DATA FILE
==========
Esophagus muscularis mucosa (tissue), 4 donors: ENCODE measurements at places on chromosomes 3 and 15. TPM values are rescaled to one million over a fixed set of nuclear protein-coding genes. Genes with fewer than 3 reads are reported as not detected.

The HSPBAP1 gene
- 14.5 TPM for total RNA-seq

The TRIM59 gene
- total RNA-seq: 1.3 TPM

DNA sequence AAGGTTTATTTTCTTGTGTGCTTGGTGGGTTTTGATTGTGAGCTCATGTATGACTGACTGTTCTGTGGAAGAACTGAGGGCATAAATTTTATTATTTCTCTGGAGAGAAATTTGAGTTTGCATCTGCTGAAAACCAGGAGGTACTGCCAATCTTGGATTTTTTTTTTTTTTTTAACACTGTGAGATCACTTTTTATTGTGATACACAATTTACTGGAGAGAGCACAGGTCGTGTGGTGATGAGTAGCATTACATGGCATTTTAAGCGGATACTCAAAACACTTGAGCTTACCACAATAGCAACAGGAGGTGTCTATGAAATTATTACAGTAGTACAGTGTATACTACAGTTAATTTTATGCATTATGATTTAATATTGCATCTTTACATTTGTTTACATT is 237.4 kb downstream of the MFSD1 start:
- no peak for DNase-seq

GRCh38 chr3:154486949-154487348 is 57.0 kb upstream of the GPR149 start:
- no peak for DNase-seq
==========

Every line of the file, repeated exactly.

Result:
Esophagus muscularis mucosa (tissue), 4 donors: ENCODE measurements at places on chromosomes 3 and 15. TPM values are rescaled to one million over a fixed set of nuclear protein-coding genes. Genes with fewer than 3 reads are reported as not detected.

The HSPBAP1 gene
- 14.5 TPM for total RNA-seq

The TRIM59 gene
- total RNA-seq: 1.3 TPM

DNA sequence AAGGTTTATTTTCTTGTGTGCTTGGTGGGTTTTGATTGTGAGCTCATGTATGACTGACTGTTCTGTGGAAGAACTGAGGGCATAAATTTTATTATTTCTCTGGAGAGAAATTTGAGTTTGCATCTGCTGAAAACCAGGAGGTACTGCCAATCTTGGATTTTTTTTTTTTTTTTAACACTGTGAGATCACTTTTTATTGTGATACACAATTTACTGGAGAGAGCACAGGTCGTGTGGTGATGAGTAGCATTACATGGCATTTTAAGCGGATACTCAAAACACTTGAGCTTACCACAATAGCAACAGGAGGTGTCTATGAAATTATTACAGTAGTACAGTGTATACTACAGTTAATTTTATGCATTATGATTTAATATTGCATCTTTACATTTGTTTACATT is 237.4 kb downstream of the MFSD1 start:
- no peak for DNase-seq

GRCh38 chr3:154486949-154487348 is 57.0 kb upstream of the GPR149 start:
- no peak for DNase-seq